What's this? Fits the old style fantasy cannon, of Donaldson :) Was it nice? Yeah, good fantasy, with a new-old magic system, some evil entities and some confused maybe if in need of rescue, guys. What did I love about it(not loved it))? The beginning where the magical world was sipping in. In a perfectly believable full of resistance(of change from this real world to a real world with maybe some dark touch to it).e.g. characters were hard to convince that something is strange about. Would I read the 2 What's this? Fits the old style fantasy cannon, of Donaldson :) Was it nice? Yeah, good fantasy, with a new-old magic system, some evil entities and some confused maybe if in need of rescue, guys. What did I love about it(not loved it))? The beginning where the magical world was sipping in. In a perfectly believable full of resistance(of change from this real world to a real world with maybe some dark touch to it).e.g. characters were hard to convince that something is strange about. Would I read the 2nd..and son on? Looking for a reason... but maybe...as just like in GOT all characters are weak, and the strong ones have no prior back story ...OK mysterious mysterious, but at the end of the book I need to know what was yr motivation to be in that forest..not reason...but motivation..don't make me read 5 more books couse of a question from the 1st 10 pages of the series...not fair...not fair...but I guess this is a writing technique... arguably mostly used to hide lack of experience :) So my beef was that till the last page the main characters were not only kept in the dark by everyone, but they took it as granted, instead of touching their funny curious bone. I read because I want to know, but the main dudes whenever were not explained or not getting an answer they would just go for a walk...(where coincidentally something always happened)...instead of getting angry and beating some answers out...like Where the f am I? (Donaldson did it the best...guy went mental....cause of that...besides the preparation ground done by his debilitating trait inserted from the 1st page, in each page, till the end :) )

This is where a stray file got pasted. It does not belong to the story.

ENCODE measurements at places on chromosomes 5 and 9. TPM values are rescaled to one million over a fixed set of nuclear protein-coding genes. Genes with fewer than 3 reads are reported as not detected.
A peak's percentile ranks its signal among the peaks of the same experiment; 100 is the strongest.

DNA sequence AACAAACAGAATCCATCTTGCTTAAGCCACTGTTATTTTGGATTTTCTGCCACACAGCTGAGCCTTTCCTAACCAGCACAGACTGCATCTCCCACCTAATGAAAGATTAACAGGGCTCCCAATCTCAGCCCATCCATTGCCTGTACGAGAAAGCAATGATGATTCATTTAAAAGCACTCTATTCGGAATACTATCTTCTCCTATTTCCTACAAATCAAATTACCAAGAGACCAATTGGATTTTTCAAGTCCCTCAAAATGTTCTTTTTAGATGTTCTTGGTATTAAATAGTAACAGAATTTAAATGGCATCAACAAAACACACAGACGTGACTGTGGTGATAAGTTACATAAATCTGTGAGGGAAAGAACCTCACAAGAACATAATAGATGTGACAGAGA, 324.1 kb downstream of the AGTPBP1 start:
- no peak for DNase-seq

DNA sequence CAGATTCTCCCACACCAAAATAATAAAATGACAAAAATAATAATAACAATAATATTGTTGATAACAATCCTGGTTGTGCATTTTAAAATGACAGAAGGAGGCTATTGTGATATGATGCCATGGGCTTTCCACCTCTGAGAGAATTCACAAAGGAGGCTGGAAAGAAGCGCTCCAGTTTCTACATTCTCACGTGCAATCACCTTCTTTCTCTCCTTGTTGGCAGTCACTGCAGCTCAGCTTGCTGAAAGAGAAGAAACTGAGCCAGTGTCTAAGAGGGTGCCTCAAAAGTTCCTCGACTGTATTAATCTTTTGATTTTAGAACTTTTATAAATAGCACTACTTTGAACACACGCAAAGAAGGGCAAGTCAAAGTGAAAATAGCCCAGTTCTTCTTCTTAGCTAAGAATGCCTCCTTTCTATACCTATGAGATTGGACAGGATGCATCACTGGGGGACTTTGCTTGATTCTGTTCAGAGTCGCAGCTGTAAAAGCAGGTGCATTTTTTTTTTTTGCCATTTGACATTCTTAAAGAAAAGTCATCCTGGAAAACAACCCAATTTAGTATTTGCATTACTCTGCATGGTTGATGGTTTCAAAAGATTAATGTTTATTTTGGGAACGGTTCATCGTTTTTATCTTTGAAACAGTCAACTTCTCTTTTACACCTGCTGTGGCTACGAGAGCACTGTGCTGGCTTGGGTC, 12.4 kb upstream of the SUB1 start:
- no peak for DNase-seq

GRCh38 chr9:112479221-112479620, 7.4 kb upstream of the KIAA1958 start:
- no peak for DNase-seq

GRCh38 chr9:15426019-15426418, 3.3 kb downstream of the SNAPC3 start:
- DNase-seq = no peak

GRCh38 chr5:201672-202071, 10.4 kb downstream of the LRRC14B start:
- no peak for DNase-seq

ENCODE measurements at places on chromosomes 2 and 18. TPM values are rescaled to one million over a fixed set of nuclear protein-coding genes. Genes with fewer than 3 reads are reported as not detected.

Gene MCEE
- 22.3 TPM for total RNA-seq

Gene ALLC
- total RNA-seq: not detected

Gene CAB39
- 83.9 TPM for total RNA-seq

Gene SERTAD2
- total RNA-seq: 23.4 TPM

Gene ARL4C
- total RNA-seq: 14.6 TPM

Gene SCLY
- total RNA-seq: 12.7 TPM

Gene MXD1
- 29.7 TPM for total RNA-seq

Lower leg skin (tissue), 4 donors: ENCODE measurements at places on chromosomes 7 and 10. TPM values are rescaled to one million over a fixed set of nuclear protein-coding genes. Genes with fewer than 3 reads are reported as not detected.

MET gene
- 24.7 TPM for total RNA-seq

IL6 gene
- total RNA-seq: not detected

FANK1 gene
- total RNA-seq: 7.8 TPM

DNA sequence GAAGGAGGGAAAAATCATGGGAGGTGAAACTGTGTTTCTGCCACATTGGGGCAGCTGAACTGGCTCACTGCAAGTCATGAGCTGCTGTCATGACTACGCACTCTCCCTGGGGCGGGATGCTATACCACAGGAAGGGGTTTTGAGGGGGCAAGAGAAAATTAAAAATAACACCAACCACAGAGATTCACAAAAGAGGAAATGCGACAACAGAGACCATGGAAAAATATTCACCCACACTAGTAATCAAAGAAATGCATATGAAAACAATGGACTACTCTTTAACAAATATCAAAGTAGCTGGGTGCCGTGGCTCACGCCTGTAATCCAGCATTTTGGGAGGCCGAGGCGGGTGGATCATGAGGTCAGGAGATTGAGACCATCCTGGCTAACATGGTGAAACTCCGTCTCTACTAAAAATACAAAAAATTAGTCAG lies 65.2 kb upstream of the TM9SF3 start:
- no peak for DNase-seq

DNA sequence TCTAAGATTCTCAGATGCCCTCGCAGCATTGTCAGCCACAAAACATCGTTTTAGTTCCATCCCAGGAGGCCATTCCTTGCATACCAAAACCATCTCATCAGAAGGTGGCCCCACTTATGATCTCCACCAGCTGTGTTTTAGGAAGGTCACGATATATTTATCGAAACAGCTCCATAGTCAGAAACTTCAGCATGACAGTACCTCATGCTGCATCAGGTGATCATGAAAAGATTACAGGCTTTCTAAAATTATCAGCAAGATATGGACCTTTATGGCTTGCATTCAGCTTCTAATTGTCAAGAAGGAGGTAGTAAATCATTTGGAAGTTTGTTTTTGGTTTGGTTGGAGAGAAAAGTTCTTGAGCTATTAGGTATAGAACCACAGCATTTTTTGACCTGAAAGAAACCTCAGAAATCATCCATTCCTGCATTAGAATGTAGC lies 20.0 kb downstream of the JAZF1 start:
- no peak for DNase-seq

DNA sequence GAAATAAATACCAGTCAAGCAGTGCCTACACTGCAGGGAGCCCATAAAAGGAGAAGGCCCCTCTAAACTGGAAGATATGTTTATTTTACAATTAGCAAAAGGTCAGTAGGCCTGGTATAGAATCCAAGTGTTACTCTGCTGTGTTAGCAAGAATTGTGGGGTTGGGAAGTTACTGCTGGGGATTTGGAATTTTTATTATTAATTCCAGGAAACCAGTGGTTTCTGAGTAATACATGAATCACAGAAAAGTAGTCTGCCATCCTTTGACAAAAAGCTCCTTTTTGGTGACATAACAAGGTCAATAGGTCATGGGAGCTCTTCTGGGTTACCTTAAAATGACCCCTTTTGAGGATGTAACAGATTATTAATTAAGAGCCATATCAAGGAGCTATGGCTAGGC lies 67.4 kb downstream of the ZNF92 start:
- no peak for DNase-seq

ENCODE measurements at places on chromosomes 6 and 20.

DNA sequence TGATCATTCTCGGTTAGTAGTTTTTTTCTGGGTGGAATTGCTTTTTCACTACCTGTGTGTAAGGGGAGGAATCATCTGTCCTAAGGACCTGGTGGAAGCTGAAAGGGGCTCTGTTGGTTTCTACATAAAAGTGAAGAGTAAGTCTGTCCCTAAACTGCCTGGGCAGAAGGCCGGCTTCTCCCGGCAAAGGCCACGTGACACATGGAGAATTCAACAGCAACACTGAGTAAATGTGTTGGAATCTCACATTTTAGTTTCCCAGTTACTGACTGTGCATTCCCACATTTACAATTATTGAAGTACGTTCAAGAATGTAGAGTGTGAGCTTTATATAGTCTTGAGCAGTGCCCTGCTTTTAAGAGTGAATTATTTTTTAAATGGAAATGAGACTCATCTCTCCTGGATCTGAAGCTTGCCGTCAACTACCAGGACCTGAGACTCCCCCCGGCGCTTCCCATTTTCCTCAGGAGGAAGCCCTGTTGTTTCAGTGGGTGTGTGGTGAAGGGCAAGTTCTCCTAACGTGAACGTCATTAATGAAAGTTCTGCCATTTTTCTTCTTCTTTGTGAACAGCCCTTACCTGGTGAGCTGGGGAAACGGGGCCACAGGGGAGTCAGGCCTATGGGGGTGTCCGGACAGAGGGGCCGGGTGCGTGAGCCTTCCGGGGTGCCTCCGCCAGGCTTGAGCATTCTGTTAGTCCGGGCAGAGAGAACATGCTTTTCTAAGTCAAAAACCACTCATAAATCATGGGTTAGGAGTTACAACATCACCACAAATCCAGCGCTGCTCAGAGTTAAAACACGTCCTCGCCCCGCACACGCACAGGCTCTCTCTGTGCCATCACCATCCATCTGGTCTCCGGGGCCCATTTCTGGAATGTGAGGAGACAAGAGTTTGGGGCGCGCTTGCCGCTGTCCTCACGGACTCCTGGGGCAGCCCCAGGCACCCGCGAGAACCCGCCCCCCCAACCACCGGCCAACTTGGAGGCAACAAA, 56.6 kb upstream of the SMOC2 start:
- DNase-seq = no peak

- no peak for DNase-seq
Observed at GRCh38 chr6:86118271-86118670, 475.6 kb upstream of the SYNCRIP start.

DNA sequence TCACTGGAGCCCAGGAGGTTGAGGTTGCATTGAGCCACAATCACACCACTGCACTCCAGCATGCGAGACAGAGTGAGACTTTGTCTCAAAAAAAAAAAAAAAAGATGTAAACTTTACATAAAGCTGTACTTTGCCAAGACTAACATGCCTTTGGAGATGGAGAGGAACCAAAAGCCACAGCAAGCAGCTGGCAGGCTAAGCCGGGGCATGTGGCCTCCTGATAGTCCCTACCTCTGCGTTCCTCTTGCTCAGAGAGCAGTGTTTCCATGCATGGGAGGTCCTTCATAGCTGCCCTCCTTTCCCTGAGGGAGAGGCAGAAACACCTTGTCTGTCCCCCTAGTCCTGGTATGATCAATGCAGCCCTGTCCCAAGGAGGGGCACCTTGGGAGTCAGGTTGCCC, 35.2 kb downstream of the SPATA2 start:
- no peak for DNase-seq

26. 4 out of 5

    Andrew Maddox